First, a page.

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The We and the I: The Logic of Voluntary Associations

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This paper sheds new light on the economic logic of voluntary associations and the relationship between individual contribution and collective action. The aims are twofold. Firstly, we seek to explain how “team reasoning” (Bacharach et al. 2006) can deeply change the functioning of voluntary associations (which are considered to produce a public good) when some or all of the individual members group together to make collective decisions about their involvement or contribution, rather than deciding separately. Secondly, we seek to better understand the effects of heterogeneity of resources on individual involvement, in terms of both the budget constraints of individual members and their capacity to contribute differentiated non-monetary contributions to the association, in relation to the diversity of their personal abilities and preferences about the characteristics of the good produced. To this end, we use a model of voluntary association collectively producing a public good, where monetary contributions (compulsory fees plus voluntary donations) is combined with volunteering. We analyze the conditions for an association to offer profitable conditions to its members and the consequences that can be drawn in terms of its existence and size. We show that, at equilibrium, the level of voluntary contributions is ceteris paribus higher when individuals make their decisions on the basis of team-reasoning rather than individually. We analyze the role played by heterogeneity of incomes in the formation of teams within associations. We then introduce the concept of subjective quality into the basic model. The originality of the model is that we assume the public good to be characterized by at least two main components: quantity and quality. The quantity is considered here as a purely public component, insofar as all the members benefit equally from it. However, the quality of the public good is assumed to be a mixed (public and private) component. The agents can enjoy part of it in the same way, but there may be certain characteristics of quality that are difficult or impossible to measure objectively. Quality is always somewhat subjective, to the extent that perfect correspondence with the preferences of heterogeneous agents is unlikely to occur. In our model, the agents can contribute money and/or time and effort. The latter, which we call volunteering, allows them to influence the quality of the good (or service) provided according to their own preferences.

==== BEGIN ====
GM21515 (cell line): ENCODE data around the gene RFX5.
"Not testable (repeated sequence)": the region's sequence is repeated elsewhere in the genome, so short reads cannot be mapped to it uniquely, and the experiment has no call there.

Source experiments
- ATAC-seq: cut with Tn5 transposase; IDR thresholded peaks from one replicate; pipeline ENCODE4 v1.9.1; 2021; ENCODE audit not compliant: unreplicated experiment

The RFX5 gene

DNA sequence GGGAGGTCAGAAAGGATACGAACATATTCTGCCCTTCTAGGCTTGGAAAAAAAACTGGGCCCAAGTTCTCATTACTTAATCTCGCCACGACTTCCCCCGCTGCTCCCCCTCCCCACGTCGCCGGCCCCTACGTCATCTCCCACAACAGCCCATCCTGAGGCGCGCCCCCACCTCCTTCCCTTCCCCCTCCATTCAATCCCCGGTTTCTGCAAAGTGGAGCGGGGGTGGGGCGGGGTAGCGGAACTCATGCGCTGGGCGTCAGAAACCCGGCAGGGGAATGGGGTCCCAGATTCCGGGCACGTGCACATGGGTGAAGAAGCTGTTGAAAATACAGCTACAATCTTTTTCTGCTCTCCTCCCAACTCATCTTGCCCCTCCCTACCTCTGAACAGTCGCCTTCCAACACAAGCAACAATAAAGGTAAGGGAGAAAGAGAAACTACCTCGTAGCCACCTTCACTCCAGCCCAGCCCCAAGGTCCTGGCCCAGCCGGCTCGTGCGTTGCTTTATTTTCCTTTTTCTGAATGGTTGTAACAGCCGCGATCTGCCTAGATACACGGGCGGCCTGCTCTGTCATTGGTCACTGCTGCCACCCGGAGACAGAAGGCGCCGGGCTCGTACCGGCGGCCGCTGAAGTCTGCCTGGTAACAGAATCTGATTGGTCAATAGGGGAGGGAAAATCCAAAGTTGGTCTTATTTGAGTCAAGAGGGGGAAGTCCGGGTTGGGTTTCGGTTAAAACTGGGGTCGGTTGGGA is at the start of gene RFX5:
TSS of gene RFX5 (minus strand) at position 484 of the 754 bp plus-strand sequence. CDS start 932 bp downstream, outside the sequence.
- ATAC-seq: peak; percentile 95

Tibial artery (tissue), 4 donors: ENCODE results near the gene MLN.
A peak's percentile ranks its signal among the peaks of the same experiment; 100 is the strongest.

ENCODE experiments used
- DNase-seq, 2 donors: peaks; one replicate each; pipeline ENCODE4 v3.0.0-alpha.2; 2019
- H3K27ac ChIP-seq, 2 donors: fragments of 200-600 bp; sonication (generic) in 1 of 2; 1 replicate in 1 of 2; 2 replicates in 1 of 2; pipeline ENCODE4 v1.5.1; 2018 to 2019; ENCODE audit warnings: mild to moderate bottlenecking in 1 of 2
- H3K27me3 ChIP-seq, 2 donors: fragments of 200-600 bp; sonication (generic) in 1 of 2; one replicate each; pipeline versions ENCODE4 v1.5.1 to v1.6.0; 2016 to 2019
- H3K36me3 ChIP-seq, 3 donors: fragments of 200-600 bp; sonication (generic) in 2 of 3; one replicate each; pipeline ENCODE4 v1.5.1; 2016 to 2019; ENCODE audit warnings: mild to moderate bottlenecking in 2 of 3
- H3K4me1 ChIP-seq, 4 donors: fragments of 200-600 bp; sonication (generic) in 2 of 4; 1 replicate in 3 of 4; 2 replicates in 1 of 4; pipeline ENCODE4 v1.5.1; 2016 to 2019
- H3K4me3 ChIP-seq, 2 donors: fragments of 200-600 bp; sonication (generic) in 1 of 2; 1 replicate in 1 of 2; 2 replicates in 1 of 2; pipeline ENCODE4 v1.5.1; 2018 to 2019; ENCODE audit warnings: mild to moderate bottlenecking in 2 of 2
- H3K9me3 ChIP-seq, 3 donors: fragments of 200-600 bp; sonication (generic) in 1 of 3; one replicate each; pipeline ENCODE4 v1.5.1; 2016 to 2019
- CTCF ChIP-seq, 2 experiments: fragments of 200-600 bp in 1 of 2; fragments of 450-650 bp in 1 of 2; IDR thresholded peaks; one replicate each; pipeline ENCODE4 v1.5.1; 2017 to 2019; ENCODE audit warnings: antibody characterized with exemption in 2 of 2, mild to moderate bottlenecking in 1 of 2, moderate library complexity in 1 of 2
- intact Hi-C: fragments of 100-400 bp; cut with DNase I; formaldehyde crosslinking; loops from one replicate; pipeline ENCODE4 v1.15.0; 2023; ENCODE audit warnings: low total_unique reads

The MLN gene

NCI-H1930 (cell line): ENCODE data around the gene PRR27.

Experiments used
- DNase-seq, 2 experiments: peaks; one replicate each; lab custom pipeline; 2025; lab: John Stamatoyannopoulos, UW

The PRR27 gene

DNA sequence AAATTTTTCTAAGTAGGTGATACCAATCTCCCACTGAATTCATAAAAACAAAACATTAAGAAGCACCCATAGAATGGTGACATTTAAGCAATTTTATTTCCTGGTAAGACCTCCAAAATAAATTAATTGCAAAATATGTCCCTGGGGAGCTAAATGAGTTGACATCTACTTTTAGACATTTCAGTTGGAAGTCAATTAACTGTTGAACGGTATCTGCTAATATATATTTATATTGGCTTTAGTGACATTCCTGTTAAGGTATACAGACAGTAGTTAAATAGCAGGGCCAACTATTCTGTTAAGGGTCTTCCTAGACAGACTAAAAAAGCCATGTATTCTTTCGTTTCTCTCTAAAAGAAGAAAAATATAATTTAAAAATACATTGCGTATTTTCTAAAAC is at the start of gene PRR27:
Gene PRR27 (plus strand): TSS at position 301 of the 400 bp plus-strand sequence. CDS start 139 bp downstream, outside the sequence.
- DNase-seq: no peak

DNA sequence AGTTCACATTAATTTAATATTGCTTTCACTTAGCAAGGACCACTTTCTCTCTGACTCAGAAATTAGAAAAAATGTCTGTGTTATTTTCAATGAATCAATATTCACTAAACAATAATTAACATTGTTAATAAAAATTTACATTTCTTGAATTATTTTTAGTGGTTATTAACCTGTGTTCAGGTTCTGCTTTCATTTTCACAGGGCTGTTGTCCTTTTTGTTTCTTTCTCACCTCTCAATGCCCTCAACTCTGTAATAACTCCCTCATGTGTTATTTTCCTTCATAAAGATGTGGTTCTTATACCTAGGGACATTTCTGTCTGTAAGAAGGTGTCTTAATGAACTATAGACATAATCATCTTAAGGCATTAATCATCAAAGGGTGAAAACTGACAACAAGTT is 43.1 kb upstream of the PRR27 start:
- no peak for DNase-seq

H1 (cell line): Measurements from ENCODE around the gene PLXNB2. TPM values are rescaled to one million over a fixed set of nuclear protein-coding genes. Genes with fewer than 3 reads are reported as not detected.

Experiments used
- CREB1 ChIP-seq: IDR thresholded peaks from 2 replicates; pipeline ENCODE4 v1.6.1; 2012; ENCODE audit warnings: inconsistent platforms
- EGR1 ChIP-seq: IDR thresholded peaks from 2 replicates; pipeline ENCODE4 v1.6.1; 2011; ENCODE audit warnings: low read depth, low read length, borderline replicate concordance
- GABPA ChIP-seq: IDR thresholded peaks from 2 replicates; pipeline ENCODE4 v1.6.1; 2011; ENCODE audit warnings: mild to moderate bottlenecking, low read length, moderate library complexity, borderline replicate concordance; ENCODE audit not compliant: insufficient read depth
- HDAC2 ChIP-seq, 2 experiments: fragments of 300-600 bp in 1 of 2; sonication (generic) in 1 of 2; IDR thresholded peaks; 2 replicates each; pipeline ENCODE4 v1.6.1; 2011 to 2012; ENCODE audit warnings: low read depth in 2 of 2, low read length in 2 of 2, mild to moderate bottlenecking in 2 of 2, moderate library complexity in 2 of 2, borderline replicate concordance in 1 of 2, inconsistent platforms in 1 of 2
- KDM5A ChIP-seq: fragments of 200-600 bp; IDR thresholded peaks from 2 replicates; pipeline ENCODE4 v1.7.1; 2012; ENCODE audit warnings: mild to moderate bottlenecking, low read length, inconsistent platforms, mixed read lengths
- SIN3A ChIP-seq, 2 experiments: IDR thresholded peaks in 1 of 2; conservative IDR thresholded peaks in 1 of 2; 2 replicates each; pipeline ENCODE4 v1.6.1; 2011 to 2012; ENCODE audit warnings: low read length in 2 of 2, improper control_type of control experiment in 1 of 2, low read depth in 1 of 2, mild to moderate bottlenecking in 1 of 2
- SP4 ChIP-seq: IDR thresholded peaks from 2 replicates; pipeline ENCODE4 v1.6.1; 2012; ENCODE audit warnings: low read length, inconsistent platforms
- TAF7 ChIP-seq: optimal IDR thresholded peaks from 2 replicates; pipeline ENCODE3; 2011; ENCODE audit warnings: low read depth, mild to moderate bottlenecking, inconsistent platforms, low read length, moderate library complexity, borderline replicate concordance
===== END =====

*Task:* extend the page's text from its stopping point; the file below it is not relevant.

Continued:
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File URL: http://www.amse-aixmarseille.fr/sites/default/files/_dt/2012/wp_2015_-_nr_02.pdf
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Paper provided by Aix-Marseille School of Economics, Marseille, France in its series AMSE Working Papers with number 1502.

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Length: 31 pages
Date of creation: Jan 2015
Handle: RePEc:aim:wpaimx:1502
Contact details of provider: Web page: http://www.amse-aixmarseille.fr/en

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  16. Andreoni, James, 1989. "Giving with Impure Altruism: Applications to Charity and Ricardian Equivalence," Journal of Political Economy, University of Chicago Press, vol. 97(6), pages 1447-1458, December.
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  27. Guala, Francesco & Mittone, Luigi & Ploner, Matteo, 2013. "Group membership, team preferences, and expectations," Journal of Economic Behavior & Organization, Elsevier, vol. 86(C), pages 183-190.
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  33. Ellingsen, Tore & Johannesson, Magnus & Mollerstrom, Johanna & Munkhammar, Sara, 2012. "Social framing effects: Preferences or beliefs?," Games and Economic Behavior, Elsevier, vol. 76(1), pages 117-130.
  34. Michael Bacharach, 2006. "The Hi-Lo Paradox, from Beyond Individual Choice: Teams and Frames in Game Theory," Introductory Chapters,in: Natalie Gold & Robert Sugden (ed.), Beyond Individual Choice: Teams and Frames in Game Theory Princeton University Press.
  35. Andreoni, James & Petrie, Ragan, 2004. "Public goods experiments without confidentiality: a glimpse into fund-raising," Journal of Public Economics, Elsevier, vol. 88(7-8), pages 1605-1623, July.
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